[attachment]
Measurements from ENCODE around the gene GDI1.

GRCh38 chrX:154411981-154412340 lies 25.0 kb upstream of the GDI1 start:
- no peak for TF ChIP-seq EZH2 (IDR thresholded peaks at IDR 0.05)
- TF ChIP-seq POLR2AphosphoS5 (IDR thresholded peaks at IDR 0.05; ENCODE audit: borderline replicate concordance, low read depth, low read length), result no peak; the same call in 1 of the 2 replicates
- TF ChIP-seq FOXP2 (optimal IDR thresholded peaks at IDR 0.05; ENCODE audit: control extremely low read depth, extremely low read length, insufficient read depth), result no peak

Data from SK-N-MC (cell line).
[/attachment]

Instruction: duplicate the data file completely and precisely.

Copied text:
Measurements from ENCODE around the gene GDI1.

GRCh38 chrX:154411981-154412340 lies 25.0 kb upstream of the GDI1 start:
- no peak for TF ChIP-seq EZH2 (IDR thresholded peaks at IDR 0.05)
- TF ChIP-seq POLR2AphosphoS5 (IDR thresholded peaks at IDR 0.05; ENCODE audit: borderline replicate concordance, low read depth, low read length), result no peak; the same call in 1 of the 2 replicates
- TF ChIP-seq FOXP2 (optimal IDR thresholded peaks at IDR 0.05; ENCODE audit: control extremely low read depth, extremely low read length, insufficient read depth), result no peak

Data from SK-N-MC (cell line).